It may be that you identify an industry that’s growing rapidly. You find a role that utilises your skill set and helps you develop the experience you need to get you to the next level. Don’t limit yourself based on the industry but rather look more broadly at what different industries can offer you and your career.
“Employers are realising that a CV with the right job title isn’t as important as someone having skills that can be transferred between industries and areas,” says Paleka. “It’s such an incredible time, where moving between industries or job titles has never been easier.”
Your career path should be as unique as you are. Paleka says that there’s no right or wrong, just what’s right for you.
“If you try to follow someone else’s career path or the career path someone thinks you should follow, you can miss out on a lot,” she explains. “It’s not about the job titles. It’s about your strengths and what gets you excited.”
Paleka also encourages you to really think about your values when planning your career. Your values will naturally align with your skills and interests, so it’s a good place to start.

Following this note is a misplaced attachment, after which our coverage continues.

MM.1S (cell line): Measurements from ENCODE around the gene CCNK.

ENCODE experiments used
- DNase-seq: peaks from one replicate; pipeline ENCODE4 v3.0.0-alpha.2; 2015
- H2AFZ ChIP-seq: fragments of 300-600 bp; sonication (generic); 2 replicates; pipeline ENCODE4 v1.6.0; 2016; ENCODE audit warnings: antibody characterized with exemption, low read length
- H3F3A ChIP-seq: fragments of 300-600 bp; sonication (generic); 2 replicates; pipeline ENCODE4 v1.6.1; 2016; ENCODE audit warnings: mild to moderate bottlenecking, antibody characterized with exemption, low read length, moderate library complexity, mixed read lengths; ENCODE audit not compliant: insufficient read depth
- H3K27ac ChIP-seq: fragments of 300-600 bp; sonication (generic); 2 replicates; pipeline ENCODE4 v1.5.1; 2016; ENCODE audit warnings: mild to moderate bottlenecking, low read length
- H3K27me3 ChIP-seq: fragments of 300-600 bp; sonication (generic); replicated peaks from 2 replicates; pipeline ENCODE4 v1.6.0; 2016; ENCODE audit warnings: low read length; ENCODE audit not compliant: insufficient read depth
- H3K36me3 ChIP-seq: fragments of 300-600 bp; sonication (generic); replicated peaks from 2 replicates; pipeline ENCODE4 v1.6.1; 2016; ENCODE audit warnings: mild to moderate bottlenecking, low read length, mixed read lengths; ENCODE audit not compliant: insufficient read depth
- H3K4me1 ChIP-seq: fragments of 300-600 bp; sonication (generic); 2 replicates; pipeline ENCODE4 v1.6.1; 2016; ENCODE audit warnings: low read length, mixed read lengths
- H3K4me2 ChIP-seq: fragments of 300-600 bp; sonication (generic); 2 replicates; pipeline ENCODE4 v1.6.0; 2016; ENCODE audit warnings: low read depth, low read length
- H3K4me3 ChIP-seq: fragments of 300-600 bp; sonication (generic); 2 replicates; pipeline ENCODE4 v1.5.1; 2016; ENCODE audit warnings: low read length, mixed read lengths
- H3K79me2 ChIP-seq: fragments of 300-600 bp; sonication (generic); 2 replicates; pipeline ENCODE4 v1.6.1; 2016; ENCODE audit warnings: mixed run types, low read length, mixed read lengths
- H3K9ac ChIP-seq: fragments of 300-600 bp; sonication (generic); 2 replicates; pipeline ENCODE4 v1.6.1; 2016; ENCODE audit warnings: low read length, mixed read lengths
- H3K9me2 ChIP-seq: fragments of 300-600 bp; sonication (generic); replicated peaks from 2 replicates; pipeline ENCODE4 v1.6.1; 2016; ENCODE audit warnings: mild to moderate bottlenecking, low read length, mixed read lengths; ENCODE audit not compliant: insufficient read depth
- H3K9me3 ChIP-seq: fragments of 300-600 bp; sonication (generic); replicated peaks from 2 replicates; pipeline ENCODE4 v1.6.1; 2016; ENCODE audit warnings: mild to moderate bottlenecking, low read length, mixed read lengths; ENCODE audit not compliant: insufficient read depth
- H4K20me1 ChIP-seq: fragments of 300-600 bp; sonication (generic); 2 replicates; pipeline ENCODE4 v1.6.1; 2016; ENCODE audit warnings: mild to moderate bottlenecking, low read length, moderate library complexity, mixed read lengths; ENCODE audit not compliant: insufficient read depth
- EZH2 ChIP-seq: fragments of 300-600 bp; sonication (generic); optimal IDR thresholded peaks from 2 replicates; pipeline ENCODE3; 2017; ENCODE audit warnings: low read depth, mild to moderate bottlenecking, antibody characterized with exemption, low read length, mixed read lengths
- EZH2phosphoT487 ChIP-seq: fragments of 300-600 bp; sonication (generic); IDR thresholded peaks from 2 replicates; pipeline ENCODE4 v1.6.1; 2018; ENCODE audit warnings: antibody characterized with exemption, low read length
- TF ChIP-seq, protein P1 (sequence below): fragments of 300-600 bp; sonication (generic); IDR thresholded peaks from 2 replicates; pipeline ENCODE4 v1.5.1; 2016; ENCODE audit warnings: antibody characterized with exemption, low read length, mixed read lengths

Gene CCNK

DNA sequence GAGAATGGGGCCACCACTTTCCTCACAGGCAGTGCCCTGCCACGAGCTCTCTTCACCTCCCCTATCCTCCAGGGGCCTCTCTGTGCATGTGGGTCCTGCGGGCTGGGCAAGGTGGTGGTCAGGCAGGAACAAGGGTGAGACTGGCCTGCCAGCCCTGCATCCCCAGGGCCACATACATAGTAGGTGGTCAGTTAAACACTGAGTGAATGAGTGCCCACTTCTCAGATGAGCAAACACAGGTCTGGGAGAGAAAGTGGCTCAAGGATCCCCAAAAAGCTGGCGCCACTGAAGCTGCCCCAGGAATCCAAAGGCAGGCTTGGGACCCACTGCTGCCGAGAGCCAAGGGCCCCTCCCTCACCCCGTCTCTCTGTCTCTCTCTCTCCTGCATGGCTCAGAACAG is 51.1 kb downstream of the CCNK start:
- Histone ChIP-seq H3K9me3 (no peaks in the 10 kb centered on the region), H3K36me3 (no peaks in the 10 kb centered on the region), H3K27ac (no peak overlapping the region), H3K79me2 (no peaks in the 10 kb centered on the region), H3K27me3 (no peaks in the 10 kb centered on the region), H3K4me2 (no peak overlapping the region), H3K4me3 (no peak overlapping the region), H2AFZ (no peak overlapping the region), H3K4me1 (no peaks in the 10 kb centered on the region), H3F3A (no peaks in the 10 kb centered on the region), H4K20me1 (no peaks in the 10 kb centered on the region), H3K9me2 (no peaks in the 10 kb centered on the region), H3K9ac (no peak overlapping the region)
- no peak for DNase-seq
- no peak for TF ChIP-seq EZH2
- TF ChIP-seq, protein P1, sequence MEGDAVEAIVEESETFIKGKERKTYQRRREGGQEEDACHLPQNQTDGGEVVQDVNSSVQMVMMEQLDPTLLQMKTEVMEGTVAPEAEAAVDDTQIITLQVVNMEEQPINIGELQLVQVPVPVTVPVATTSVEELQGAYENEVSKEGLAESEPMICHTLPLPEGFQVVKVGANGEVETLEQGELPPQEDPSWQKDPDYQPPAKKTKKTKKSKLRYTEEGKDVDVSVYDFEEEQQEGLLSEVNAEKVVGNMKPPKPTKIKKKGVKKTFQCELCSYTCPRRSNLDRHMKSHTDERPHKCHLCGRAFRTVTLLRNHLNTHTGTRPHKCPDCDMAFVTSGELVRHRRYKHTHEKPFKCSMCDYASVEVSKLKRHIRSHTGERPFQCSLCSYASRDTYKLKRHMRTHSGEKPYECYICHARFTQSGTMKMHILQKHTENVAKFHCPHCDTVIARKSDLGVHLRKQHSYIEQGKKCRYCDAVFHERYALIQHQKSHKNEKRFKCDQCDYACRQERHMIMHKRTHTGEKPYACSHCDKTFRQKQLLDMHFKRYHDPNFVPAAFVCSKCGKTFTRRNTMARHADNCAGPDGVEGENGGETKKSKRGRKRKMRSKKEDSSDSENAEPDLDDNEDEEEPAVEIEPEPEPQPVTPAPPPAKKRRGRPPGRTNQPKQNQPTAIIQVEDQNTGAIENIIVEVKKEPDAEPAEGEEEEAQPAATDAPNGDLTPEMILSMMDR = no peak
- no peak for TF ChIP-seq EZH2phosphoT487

“You’re not going to be excited about doing work that doesn’t really connect to who you are and what you deeply believe in,” she says. “I’ve always loved working with people. One of my biggest values is my contribution to others. Those two things are inherently related. I enjoy working with people because I can make a contribution to them.”
This is the end goal of a career path. A meaningful and rewarding career that aligns with your values and skills.
An MBA can be a powerful way to propel your career to new heights. With the popularity of online MBAs, you can more easily balance your studies with your work and other commitments. Discover the many MBA specialisations available and choose an MBA that suits your career journey.
We’ll guide you through the different online MBA options and help you choose the right one to support your career path. Keen to discover more about how an MBA can help your career? Start your journey with us.
Whether you’re ready to enrol, or just have a quick question, simply fill out the enquiry form below to speak directly to the university’s enrolment team. They will be able to guide you through:
Course eligibility and recognition of prior learning
Course structure and what you will study
Next intakes and how to apply
Fees and time commitments